That said, something in his argument struck me as uncharitable to disenfranchised conservatives—especially when he got to the section on Kim Davis. It brought to mind the summer after my junior year of high school. I spent much of the it travelling across Georgia for golf tournaments. Despite the reputation of the sport, people’s financial and educational backgrounds were quite varied. A lot were like me—well off, from urban centers (particularly Atlanta), and preparing to pursue college degrees at elite universities (both public and private) across the nation. Plenty however, were from incredibly rural areas across Georgia, Mississippi, and Tennessee. They almost universally planned on joining the military—it seemed to them the only way to proceed in life.

It was someone from the latter group that got stuck in my mind as I read Rensin’s piece. He was from rural Mississippi—I don’t remember exactly where. It was the second day of the tournament, and we were both so out of the running that the greater competition was to not be last. We started talking about our plans for the future. I told him I was planning on going up north to study physics and philosophy.[3] He turned to me, a bit wide-eyed, and asked, “so you believe all that stuff?”

I looked at him quizzically (an eyebrow may have been raised) and asked, “what stuff?”

“Like, the Big Bang and all that. You think it’s real?” There was no disdain in his voice, just genuine curiosity. I wanted to respond in kind, but seventeen years of metropolitan elitism is hard to shake, and there was probably a fair amount of contempt in my voice as I responded, “yeah, of course.”

He took it in stride, and gave me a look I’ll never forget. Sincerely interested and more than a little skeptical, he knotted his brow and asked, “Can you explain it to me? They never really taught us it in school.”

I was taken aback and filled with guilt for being so dismissive. From a distance we probably looked pretty standard, two rising seniors walking down the fairway, towards the woods where’d I hit my ball, chatting away. No one would have known I was trying (and failing) to answer his cosmological (and once he found out I was culturally Jewish—religious) questions, and asking him plenty of my own about where he had grown up.

I’m sure Rensin is right about why a lot of poor and working class whites now vote against the Democratic party. Plenty of it is probably out of the anger provoked by neo-liberalism when it moves jobs out of the country, demolishes labor unions, and takes food out of their mouths. He’s right that liberals project an elitism that certainly doesn’t help and, in fact hurts, the cause. He’s right that sharing the Daily Show’s sick burn and the culture of knowing (which is different from knowing), creates a self-perpetuating cycle that will permanently alienate the metropolitan liberal from those he or she purports to care for. He’s right that liberalism should not be perfomative. But there’s an underlying current in the argument, one that never reaches the surface but at times can nonetheless be seen clearly: It’s not that conservatives in rural areas are dumb, it’s that they are borderline malevolent. It’s not that Kim Davis misunderstands Christianity, but that Christianity is bad, she knows it, and follows it anyway. It’s uncharitable to the people and region, to say the least, and certainly inaccurate. It’s also a belief not uncommon around Vox. Remember when David Roberts (aka “Dr. Vox”), called the Southeast the most “barbaric” region in any developed democracy? It’s a moral elitism instead of an intellectual one. And it’s just as harmful to paint someone as evil as it is to paint them as an idiot.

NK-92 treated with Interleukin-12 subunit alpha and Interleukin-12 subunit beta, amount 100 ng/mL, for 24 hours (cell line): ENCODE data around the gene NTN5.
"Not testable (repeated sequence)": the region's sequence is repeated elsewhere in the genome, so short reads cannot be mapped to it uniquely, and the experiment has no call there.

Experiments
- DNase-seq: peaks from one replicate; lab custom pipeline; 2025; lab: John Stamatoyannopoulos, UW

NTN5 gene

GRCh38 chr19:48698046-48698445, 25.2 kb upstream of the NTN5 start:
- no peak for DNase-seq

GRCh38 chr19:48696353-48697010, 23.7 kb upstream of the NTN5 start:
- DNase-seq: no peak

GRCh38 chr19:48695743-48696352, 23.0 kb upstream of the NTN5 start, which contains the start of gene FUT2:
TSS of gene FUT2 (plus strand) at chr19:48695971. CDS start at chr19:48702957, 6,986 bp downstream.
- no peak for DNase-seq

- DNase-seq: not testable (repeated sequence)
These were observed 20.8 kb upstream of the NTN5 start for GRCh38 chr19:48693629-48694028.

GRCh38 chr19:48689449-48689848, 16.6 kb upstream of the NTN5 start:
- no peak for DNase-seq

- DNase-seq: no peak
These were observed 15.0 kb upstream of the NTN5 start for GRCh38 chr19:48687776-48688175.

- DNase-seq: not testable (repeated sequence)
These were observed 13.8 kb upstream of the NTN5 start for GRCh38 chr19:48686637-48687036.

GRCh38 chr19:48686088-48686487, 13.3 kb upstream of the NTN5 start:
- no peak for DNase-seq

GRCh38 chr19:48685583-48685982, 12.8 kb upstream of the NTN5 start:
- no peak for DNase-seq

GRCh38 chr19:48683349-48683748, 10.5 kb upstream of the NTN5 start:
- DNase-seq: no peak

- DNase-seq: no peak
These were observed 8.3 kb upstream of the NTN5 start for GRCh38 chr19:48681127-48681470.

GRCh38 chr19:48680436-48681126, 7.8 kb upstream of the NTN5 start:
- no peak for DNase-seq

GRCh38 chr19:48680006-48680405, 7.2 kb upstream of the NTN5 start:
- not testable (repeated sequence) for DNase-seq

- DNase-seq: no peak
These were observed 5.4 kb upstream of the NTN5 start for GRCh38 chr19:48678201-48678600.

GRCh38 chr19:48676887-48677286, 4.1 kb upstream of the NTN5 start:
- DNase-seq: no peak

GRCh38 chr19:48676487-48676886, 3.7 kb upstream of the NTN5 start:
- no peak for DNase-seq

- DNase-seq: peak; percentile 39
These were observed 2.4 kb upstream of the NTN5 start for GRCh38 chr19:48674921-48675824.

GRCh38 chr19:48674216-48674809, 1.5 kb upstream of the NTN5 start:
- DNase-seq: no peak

The final question the boy from Mississippi asked me was whether, as an agnostic Jew, I believed in hell. I responded no—though I’m not sure what the Torah has to say, I personally couldn’t imagine a benevolent, omniscient god would eternally punish people for the mistakes of a single earthly life. Especially, because usually, they’re just that: mistakes. We’re humans, with all that entails, not devils.

[1] Never mind how uncomfortable it should make people that our response to someone being anti-immigrant is by shaming them for having a Germanic ancestral name.

[2] Let’s also get this out of the way: my politics are murky, but I’d call myself a leftist before I’d call myself a liberal.

[3] Those who know me now understand how badly I understood myself then.